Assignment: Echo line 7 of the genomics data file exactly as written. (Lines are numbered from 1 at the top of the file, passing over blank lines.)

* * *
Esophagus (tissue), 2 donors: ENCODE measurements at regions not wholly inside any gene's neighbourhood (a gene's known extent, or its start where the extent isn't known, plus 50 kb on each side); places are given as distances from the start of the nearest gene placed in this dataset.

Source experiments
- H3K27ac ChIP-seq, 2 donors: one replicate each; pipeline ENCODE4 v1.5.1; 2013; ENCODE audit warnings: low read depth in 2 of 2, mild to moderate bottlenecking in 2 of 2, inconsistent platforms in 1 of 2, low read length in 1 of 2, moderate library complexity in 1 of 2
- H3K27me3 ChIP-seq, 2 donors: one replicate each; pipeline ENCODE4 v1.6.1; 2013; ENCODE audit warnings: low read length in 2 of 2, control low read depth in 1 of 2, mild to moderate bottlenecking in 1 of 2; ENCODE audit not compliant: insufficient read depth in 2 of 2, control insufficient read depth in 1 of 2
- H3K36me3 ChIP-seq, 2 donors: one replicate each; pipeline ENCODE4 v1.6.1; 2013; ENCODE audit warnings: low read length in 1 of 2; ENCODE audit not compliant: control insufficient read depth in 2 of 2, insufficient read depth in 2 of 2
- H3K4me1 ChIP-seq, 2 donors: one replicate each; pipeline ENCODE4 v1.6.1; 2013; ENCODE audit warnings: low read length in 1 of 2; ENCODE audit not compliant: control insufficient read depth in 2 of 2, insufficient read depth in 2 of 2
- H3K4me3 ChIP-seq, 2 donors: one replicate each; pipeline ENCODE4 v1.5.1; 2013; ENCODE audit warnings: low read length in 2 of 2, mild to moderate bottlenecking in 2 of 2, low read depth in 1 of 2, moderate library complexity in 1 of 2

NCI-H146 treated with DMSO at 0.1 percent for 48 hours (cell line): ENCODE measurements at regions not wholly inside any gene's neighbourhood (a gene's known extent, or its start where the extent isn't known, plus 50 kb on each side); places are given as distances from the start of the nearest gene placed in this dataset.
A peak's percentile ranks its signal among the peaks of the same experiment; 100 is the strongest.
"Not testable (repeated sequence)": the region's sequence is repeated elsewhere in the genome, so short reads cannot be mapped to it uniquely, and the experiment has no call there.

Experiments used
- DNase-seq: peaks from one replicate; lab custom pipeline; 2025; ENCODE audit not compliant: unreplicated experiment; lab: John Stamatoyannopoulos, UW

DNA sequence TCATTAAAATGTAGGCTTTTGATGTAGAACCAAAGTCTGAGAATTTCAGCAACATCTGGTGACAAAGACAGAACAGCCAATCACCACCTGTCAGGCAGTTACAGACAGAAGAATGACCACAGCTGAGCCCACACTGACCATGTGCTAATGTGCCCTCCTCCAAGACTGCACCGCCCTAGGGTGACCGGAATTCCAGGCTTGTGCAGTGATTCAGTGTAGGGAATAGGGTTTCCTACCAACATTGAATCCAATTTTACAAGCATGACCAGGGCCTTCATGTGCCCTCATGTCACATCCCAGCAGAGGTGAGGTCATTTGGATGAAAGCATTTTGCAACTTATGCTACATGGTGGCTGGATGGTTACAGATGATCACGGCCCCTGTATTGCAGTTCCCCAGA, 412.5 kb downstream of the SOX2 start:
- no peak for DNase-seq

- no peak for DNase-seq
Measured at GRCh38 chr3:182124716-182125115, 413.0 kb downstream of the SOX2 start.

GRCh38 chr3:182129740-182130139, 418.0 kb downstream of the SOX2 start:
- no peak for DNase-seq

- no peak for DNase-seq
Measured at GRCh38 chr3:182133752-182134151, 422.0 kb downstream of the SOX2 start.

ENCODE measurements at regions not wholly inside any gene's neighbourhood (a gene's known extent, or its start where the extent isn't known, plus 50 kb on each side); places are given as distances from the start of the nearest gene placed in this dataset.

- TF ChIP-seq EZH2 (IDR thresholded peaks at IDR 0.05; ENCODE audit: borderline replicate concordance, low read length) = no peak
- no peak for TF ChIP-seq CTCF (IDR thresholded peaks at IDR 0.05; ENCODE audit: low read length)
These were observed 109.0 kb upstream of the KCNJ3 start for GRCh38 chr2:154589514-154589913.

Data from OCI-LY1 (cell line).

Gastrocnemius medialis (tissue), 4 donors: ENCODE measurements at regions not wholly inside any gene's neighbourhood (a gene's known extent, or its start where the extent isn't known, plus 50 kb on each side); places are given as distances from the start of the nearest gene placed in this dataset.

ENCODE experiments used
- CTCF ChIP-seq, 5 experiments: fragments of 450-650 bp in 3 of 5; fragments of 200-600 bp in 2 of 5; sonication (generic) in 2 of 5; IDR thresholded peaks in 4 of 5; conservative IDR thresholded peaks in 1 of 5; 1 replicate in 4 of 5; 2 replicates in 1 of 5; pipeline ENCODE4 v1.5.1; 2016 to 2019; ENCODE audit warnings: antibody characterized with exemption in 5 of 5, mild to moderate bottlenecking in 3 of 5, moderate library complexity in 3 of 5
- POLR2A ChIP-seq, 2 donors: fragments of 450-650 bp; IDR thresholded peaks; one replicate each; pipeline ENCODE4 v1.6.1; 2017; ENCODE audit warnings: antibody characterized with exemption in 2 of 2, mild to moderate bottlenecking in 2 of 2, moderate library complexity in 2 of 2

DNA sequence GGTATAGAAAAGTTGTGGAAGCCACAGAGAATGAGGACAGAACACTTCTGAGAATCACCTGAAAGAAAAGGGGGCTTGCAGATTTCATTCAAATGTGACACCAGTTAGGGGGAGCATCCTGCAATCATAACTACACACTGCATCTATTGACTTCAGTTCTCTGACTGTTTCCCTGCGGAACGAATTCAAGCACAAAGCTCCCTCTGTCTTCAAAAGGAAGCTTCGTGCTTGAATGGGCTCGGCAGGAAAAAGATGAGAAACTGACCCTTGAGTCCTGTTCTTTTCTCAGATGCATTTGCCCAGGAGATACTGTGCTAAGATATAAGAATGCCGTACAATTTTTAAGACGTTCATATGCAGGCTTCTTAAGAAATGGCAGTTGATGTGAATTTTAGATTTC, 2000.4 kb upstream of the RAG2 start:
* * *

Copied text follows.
- H3K4me3 ChIP-seq, 2 donors: one replicate each; pipeline ENCODE4 v1.5.1; 2013; ENCODE audit warnings: low read length in 2 of 2, mild to moderate bottlenecking in 2 of 2, low read depth in 1 of 2, moderate library complexity in 1 of 2